We learn a lot about the Reverend Parris in The Crucible, both through the play itself and through Arthur Miller's description of him. He is an unpleasant man who is always ready to pick a fight. Miller describes him this way:
At the time of these events Parris was in his middle forties. In history he cut a villainous path, and there is very little good to be said for him. He believed he was being persecuted wherever he went, despite his best efforts to win people and God to his side. In meeting, he felt insulted if someone rose to shut the door without first asking his permission.
He is a minister, but he does not think of his congregation as a shepherd thinks of his flock. In fact, he sees them as his enemies. More than one he refers to them as a "faction" and a "party" that is constantly out to get him.
We also know that Parris does not particularly like children, yet he is raising two of them, his daughter, Betty, and his niece, Abigail. He is not a kind or compassionate man or father.
John Proctor and Giles Corey reveal that Parris preaches too much hellfire and damnation, and some parents have even kept their children home because it is too much for them to bear.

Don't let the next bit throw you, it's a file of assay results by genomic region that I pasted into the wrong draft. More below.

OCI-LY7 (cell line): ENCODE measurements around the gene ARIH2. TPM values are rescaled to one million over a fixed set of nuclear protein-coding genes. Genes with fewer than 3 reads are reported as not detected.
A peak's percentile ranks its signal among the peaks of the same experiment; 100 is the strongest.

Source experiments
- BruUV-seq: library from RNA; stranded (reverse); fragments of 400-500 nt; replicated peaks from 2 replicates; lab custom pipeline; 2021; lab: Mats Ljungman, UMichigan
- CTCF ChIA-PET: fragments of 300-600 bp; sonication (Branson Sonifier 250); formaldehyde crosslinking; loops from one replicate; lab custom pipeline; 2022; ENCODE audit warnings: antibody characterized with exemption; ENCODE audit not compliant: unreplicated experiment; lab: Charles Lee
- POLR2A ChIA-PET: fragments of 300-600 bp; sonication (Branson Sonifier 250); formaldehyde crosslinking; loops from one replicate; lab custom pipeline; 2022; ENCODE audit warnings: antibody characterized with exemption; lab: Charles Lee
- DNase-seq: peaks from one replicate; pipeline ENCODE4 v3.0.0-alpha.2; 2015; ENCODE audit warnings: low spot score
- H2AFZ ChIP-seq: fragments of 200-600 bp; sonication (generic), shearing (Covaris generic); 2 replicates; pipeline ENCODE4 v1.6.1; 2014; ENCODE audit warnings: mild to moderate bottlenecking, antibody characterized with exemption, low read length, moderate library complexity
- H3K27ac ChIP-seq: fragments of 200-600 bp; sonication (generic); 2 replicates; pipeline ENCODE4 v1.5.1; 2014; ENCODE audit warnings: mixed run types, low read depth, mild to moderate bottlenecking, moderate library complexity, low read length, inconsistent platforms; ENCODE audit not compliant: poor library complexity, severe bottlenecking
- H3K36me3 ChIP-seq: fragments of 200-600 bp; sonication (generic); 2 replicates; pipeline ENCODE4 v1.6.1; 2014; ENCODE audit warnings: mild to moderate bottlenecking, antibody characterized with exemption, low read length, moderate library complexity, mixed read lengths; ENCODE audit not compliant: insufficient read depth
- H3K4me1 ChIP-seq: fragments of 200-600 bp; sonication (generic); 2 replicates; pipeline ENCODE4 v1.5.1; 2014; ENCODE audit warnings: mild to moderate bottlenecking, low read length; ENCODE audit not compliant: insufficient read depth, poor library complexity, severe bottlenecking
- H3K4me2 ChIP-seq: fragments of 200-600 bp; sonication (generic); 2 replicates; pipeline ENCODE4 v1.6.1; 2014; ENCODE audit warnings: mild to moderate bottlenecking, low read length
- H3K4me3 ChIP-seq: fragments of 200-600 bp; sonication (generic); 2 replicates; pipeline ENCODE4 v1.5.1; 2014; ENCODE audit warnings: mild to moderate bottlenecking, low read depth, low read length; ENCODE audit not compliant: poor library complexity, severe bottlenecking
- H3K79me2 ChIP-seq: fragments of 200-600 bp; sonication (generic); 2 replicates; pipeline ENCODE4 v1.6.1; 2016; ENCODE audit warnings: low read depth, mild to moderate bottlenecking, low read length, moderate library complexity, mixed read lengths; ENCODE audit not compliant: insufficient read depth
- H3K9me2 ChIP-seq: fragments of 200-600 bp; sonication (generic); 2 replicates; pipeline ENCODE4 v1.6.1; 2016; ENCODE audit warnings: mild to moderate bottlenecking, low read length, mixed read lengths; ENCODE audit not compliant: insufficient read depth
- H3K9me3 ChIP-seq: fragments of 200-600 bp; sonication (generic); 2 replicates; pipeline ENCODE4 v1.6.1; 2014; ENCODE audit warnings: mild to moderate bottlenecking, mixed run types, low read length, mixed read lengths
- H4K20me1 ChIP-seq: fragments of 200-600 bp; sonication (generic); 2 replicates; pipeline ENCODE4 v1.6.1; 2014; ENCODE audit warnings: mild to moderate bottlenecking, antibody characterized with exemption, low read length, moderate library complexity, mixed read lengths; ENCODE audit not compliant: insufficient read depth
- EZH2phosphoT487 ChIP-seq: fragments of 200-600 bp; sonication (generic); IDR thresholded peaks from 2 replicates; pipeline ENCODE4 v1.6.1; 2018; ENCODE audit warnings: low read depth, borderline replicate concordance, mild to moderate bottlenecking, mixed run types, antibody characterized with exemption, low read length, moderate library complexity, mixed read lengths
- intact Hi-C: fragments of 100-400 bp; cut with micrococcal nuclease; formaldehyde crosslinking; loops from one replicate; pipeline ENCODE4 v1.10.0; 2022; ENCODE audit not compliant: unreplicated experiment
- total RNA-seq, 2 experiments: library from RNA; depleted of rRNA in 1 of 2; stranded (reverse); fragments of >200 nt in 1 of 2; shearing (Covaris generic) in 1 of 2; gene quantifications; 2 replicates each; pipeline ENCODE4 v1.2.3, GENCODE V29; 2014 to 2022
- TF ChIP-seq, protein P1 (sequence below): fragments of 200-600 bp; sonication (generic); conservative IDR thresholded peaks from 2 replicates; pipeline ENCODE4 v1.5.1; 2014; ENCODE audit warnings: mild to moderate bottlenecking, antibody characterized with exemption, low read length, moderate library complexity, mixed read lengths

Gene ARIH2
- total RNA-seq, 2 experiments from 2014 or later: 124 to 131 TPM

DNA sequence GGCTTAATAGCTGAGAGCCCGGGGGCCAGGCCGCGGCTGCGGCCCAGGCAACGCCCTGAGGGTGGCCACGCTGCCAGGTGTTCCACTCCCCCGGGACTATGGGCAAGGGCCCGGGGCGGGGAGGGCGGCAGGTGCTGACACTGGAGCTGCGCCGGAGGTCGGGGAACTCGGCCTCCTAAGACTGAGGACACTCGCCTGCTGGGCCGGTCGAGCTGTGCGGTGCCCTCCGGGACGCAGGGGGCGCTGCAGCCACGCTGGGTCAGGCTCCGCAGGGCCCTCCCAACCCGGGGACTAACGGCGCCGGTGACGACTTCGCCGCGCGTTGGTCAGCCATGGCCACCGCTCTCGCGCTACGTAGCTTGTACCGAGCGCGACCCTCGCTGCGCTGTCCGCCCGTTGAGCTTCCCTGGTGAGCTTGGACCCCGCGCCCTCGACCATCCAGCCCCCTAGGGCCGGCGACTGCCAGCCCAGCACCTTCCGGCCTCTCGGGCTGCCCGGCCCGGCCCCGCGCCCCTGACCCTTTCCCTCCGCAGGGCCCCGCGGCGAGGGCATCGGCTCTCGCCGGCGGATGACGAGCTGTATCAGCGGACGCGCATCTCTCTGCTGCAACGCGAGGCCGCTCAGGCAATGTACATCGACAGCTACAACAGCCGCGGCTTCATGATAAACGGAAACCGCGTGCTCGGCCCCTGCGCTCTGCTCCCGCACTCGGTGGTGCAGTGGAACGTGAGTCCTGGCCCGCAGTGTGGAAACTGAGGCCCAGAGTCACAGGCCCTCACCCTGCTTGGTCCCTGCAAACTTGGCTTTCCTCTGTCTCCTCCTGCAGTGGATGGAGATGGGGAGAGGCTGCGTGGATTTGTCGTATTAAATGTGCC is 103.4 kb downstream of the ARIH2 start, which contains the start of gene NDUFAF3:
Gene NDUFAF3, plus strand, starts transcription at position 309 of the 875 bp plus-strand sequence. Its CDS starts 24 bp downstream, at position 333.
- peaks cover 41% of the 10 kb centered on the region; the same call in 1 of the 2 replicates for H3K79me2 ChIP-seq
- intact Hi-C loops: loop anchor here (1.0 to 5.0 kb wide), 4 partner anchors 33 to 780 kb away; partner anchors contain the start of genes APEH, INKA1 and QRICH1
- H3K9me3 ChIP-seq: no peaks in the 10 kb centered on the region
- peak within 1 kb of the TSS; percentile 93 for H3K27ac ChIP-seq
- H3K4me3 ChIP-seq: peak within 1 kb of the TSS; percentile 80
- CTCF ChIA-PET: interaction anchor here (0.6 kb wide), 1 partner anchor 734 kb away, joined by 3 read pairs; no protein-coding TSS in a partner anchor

Parris is also consumed with money and is bitter that he is not paid what he thinks he is worth, despite his contract. His current complaint is that he should be given the deed to the house he is living in, but it does not appear that he will get his way.
Parris's home is the seat of all the supposed witchcraft trouble in Salem. Betty and Abigail, along with some other girls, were in the forest last night. That is a great taboo in the Puritan world, an offense punishable by whipping. The interesting thing is that Parris knows about this because he, too, was in the forest last night. He saw one of the girls running naked as well as all the dancing, and he is afraid that this witchcraft furor is going to impact him. He asks Abigail directly about it.
We did dance, uncle, and when you leaped out of the bush so suddenly, Betty was frightened and then she fainted. And there’s the whole of it.
Clearly Parris has some hidden things in his life, as well.
Parris is obsequious and fawning to the parishioners he thinks are on his side, like the Putnams, but he is willing to turn on those he somehow fears, like Proctor.
When the trials begin, Parris is the first to take advantage of the situation and is happy to do whatever he can to keep any attention off himself and his household in terms of witchcraft. He lies by omission to the court by not telling about the girls dancing in the forest, and it is clear he will do anything to protect his own interest.
At the end of the play, when Parris has undergone some kind of change, he shows himself to be a weak man. He is full of self-pity because Abigail absconded with his money and because some people in town have delivered threats to his door.
The Reverend Parris has no discernible redeeming qualities, and I can only repeat what the playwright said, that "there is very little good to be said for him."